Sony XBR-65A8H OLED Ultra HDTV Review Specs

Specs
Dimensions: (W x H x D, inches): 57.2 x 33 x 2.2 (without stand); 57.2 x 33.8 x 12.9 (with stand)
Weight: (pounds): 48.1 (without stand); 52 (with stand)
Video Inputs: HDMI 2.0 (4), eARC on HDMI 3, composite (1, + L/R audio with adapter), RF cable/antenna
Audio: Optical digital output, headphone output
Other: USB 2.0 (2), USB 3.0, LAN, Remote IR
Price: $2,800

Company Info
Sony
(877) 865-SONY
sony.com
COMPANY INFO
Sony
(877) 865-SONY
ARTICLE CONTENTS

COMMENTS
davidbe's picture

Your review did not mention any offering of HDR10 Plus on this set, but I presume it has it because last year's model did. This is an advantage over the LG, which stubbornly does not offer it, and is one reason I would recommend this set over the LG. I presume also that the panel itself on this set is still made by LG, which was also not mentioned. The only difference is in the electronics applied to the panel.

jmilton7043's picture

He mentioned watching Harry Potter and Tangled in HDR10 on page 2.

AlecS's picture

Call me unreasonable, but my 75 inch Sony Z9D is sitting on a stand that's about 50 inches wide. Fortunately, I bought it before every TV manufacturer decided that every TV needs a soundbar sitting in front of it and therefore the legs need to be pushed all the way to the side (although the TV being reviewed isn't as bad as most sets now). Sony was nice enough at that time to let me spend $8000 on a TV without having to spend hundreds more on a stand to match the width.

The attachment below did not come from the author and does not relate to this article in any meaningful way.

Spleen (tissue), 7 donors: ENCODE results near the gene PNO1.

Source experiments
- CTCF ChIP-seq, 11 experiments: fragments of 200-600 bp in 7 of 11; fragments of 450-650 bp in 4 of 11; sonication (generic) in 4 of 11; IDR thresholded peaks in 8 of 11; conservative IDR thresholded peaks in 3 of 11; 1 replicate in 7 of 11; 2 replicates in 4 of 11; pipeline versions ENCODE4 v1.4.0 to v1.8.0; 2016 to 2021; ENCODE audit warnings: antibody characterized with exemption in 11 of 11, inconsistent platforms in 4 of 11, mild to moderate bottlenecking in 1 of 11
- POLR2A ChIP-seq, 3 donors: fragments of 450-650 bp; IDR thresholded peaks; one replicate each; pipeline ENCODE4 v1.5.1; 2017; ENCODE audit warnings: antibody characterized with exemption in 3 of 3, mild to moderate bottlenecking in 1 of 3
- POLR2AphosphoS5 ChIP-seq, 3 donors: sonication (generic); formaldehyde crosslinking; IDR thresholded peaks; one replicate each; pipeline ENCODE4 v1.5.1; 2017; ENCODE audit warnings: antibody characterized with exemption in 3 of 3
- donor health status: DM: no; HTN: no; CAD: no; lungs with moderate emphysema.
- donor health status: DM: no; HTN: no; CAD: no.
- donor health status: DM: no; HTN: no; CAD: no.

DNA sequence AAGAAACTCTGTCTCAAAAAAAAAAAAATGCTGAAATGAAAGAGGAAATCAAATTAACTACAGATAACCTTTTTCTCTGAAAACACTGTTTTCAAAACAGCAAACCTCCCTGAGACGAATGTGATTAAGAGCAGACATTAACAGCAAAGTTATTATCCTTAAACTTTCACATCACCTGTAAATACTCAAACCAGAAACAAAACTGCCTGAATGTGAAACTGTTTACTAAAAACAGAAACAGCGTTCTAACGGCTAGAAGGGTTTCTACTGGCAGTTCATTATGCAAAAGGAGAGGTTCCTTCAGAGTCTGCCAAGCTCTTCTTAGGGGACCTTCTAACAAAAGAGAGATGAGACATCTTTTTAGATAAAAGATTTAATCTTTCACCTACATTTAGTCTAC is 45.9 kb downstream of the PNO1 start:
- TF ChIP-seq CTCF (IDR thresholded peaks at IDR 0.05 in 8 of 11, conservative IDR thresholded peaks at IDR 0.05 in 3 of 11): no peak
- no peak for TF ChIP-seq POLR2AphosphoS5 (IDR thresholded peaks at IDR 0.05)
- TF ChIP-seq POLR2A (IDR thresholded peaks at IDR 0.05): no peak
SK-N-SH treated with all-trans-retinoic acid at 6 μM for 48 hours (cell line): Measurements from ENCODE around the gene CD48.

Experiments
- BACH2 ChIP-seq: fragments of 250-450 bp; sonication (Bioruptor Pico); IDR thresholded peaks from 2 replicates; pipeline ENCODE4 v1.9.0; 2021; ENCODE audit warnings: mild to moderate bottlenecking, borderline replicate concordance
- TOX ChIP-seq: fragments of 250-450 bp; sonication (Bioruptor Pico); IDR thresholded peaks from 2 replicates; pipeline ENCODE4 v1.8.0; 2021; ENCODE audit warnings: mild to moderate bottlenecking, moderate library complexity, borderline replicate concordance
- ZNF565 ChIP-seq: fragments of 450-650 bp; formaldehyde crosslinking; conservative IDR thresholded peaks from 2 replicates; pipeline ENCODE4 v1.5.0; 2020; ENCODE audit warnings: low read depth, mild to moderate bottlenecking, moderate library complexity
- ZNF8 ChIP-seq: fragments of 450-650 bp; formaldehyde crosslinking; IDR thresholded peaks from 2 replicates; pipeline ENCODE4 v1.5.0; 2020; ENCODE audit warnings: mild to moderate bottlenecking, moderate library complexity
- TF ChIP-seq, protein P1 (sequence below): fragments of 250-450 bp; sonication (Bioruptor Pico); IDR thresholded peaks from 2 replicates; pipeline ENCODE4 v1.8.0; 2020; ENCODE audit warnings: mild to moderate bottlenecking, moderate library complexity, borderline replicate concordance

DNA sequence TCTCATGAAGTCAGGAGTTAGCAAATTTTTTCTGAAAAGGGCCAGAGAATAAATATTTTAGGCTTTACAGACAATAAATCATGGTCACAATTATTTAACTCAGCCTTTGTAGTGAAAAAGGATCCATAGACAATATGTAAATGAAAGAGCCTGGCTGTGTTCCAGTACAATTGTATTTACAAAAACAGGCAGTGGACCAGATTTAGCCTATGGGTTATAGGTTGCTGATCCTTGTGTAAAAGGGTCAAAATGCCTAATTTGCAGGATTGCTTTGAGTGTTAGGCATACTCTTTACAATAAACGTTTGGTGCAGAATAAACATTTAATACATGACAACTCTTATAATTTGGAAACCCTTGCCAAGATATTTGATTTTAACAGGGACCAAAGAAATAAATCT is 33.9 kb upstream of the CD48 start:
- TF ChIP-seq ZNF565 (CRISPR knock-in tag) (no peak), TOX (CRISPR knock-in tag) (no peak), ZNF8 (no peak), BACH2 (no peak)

I wasn't so lucky when I was shopping for a TV to replace a 43 inch Sony that was in my office that got zapped by a power surge. There wasn't even a 40 inch TV that was available that would fit on the stand I was using, so I moved a 40 inch TV from my guest bedroom to the office - one less TV sold.

Bosshog7_2000's picture

How is ergonomics a category for rating a 65" TV that sits on a stand/wall??? Like....what is there about the ergonomics of a TV that you don't touch that could be worth providing a rating for? The remote control???

Thomas J. Norton's picture
There's more to a set's ergonomics than merely its physical design. That includes, among other things, how the remote works and feels, how the menus are laid out, and ease of calibration.
PunchyRedcrown's picture

How do these sets do with motion and how does it compare to the LG? I don't read much on OLED motion handling. Is it because it's a non issue?

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